Rendering Real Time 3D Graphics on a 32×32 RGB LED Matrix Panel with a Raspberry Pi and GeeXLab (**Updated**)

In the previous article, I explained how to control the color of a particular LED of the RGB LED matrix panel. Thanks to that knowledge, you can draw simple graphics: points, circles, lines and so on. But how can we easily draw a rotating triangle? Or a mesh like a torus? Or any 3D scene? Answer in this article!

GeeXLab comes with a powerful feature used in almost any 3D game: render targets. In short, a render target allows to draw a 3D scene into a texture and then apply any kind of effects on that texture before displaying it.

That’s cool, but how will a render target help us to draw on our 32×32 RGB LED panel?

Simply by drawing into a 32×32 pixels render target. Once the scene has been rendered in the render target, we can read each pixel of the render target texture and then use the gh_rpi.rgbmatrix_set_pixel_u8() function (see the previous article) to update the LED panel.

All following code samples and demos are available in two places:
– in the gl-21/rpi/rpi_rgb_matrix/ folder of the code sample pack.
– in the demos/rpi_rgb_matrix/ folder included with GeeXLab for Raspberry Pi.

These demos require GeeXLab for Raspberry Pi with OpenGL 2.1 support. This version of GeeXLab can be downloaded from this page.

3D torus rendered on a 32x32 RGB LED Matrix Panel with GeeXLab on a Raspberry Pi

How to run a demo?

In GeeXLab’s folder you will find a file called Edit this file and uncomment/comment the lines that start with sudo. If necessary, update the /demofile parameter with correct path + file name of the demo.

# RGB LED Matrix demos (HUB75) - require root rights
sudo ./GeeXLab /demofile=\"./demos/rpi_rgb_matrix/demo02_rpi_gl21.xml.xml\"
#sudo ./GeeXLab /demofile=\"./demos/rpi_rgb_matrix/demo05_rpi_gl21.xml.xml\"

You can now run the file. The file has the execution bit set, so you can launch it by double-clicking on it. Or you can run it in command line with:

{GeeXLab_RPi_folder} $ sh ./

RGB LED matrix demos requires root level because they use the GPIO to control the RGB Matrix HAT.

Here is a code snippet in Lua (you can do the same thing in Python) that shows how to render a rotating triangle on the RGB LED matrix display. rt01 is the render target, vertex_color_prog is a simple vertex color GLSL program, camera is a perspective camera and triangle is a simple mesh made up of 3 vertices.

-- We are rendering to the render target rt01
-- Binds the perspective camera

-- Clears the color and depth buffers
gh_renderer.clear_color_depth_buffers(0.0, 0.0, 0.0, 1.0, 1.0)

-- Bind vertex_color_prog to make it the active GPU program.

-- Render the triangle
pitch = 0
yaw = 0
roll = elapsed_time * 40.0
gh_object.set_euler_angles(triangle, pitch, yaw, roll)
-- Back to regular framebuffer.

-- rt_tex is the render target texture. rt_tex is initialized in 
-- the INIT script with:
-- rt_tex = gh_texture.create_2d_from_rt(rt01)

-- Update the 32x32 RGB LED matrix panel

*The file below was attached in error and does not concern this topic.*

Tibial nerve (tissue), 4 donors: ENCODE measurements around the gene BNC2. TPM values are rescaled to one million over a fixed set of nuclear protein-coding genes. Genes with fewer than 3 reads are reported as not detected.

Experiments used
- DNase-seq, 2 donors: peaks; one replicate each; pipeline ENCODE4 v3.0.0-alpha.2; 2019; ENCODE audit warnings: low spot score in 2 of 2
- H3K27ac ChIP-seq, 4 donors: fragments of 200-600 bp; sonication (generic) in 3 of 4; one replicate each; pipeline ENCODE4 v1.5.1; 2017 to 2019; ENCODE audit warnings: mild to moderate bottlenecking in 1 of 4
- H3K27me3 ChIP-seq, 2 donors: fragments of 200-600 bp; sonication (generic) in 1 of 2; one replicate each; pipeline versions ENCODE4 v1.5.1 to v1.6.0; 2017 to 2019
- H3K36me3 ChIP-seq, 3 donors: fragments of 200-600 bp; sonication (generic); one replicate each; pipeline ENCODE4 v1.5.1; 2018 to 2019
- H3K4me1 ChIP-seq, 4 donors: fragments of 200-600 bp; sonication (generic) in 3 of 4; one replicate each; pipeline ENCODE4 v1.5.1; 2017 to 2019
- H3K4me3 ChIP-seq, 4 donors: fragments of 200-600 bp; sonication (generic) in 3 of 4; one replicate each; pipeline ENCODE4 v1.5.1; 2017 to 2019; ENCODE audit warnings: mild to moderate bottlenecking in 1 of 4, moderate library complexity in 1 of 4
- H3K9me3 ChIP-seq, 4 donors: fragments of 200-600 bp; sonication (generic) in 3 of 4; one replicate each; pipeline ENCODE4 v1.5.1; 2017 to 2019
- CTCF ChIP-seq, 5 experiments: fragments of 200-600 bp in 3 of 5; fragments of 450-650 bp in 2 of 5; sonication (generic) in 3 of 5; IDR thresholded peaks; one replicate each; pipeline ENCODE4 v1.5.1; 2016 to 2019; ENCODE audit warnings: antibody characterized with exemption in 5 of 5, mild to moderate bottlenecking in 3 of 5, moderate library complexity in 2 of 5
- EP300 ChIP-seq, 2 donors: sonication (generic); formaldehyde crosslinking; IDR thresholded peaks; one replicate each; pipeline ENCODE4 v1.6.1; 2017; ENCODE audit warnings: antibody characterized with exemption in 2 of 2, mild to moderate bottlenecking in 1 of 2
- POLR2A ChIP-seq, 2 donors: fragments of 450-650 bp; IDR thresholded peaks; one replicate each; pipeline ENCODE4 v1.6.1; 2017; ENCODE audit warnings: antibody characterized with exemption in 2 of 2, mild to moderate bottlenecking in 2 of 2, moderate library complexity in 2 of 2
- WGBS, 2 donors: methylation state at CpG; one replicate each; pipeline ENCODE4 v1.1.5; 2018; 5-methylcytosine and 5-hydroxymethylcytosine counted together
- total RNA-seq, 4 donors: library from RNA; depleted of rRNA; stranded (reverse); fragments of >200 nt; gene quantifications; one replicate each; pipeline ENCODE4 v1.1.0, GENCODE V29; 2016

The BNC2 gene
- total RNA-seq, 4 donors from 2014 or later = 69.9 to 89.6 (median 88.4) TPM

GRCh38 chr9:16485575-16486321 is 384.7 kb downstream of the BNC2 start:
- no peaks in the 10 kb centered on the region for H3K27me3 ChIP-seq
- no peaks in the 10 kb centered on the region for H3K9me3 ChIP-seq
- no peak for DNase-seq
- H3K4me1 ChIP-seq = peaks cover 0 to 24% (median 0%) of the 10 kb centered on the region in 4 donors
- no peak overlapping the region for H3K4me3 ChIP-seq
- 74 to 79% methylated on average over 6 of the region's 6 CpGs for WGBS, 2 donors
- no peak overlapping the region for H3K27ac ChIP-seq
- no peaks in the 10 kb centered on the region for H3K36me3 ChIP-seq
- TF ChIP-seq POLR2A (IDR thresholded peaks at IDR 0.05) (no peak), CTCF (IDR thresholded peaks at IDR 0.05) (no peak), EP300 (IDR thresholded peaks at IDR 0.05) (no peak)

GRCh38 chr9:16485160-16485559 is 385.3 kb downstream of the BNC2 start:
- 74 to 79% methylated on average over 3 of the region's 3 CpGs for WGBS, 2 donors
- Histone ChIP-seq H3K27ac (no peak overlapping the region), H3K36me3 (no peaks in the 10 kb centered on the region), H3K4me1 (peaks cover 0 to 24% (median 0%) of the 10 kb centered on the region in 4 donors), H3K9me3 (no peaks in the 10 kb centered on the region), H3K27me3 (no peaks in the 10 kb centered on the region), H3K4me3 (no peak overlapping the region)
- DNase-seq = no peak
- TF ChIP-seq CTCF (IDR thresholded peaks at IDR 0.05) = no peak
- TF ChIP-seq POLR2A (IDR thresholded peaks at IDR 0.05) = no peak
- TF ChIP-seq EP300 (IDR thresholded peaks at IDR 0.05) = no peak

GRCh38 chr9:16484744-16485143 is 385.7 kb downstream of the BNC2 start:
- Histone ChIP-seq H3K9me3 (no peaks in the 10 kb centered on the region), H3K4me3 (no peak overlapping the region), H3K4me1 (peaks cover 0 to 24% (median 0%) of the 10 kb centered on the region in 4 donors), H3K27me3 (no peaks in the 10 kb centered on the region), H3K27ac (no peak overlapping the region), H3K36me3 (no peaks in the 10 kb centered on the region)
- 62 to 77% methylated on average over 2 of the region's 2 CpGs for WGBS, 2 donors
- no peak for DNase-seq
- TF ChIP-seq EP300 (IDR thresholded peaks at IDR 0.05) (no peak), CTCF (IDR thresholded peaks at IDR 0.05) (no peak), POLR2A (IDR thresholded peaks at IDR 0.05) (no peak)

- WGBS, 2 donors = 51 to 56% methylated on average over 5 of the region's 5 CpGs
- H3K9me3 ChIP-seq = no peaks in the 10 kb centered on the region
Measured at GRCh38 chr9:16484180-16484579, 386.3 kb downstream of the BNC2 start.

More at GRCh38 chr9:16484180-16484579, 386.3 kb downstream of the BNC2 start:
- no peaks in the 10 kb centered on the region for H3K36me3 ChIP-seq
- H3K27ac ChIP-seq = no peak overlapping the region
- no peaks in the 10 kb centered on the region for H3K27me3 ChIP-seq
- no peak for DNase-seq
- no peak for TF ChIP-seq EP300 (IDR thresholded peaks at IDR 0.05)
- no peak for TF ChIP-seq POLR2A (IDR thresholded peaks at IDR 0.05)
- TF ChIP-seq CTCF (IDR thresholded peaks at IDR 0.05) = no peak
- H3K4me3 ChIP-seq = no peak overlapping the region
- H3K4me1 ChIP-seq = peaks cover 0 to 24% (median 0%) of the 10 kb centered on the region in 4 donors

for y=0, 31 do
  for x=0, 31 do
    r, g, b, a = gh_texture.get_texel_2d(rt_tex, x, 31-y)
    gh_rpi.rgbmatrix_set_pixel_u8(x, y, r*255.0, g*255.0, b*255.0)

You can find the rotating triangle demo in the code sample pack here: gl-21/rpi/rpi_rgb_matrix/demo02_rpi_gl21.xml

Now let’s replace the simple RGB triangle by a torus with a Phong shader and a background image. You can find this demo in the code sample pack: gl-21/rpi/rpi_rgb_matrix/demo05_rpi_gl21.xml

A simple background image… (available here: gl-21/rpi/rpi_rgb_matrix/demo03_rpi_gl21.xml)

Background image rendered on a 32x32 RGB LED Matrix Panel with GeeXLab on a Raspberry Pi

And what about some animated text? The following demo (available here: gl-21/rpi/rpi_rgb_matrix/demo04_rpi_gl21.xml) shows an animated text (based on a True Type Font)

Render targets are a powerful tool for real time graphics and are the key to easily display 3D stuff on a RGB LED matrix panel with a Raspberry Pi. Render targets are easy to use and are supported by GeeXLab on all platforms including, of course, the Raspberry Pi. As you can see, when you know how to render a 3D scene in a render target, you can draw what you want on a RGB LED matrix panel.

Update (2016.12.19)

I updated the code sample pack with a demo that shows how to render an anti-aliased triangle. The demo is available here: gl-21/rpi/rpi_rgb_matrix/demo06_rpi_gl21.xml

The principle is to render the main scene (here a simple rotating triangle) into a 64×64 render target. The 64×64 render target texture is then copied (with a render target blit function) to a second render target with a size of 32×32 pixels. This second render target will be used to update the RGB LED matrix. The result is a nice rotating triangle. All details are available in the demo source code.

The triangle rendered without anti-aliasing:

The same triangle rendered with anti-aliasing:


  • Why not draw to a target that is a multiple of the RT, if you have the processing power?
    You could render to a 1024×1024 target for example, then resize to 32×32 and have some great anti-aliasing.

  • I showed a simple way to use render targets to update the RGB LED panel. My simple technique is for aliasing lovers 😉

    I will update this article later with a technique based on your idea: 1/ render the scene to a big (1024×1024) render target (first target) and 2/ render the resulting texture to a second 32×32 target to get anti-aliasing. The RPi has enough graphics power to do that…

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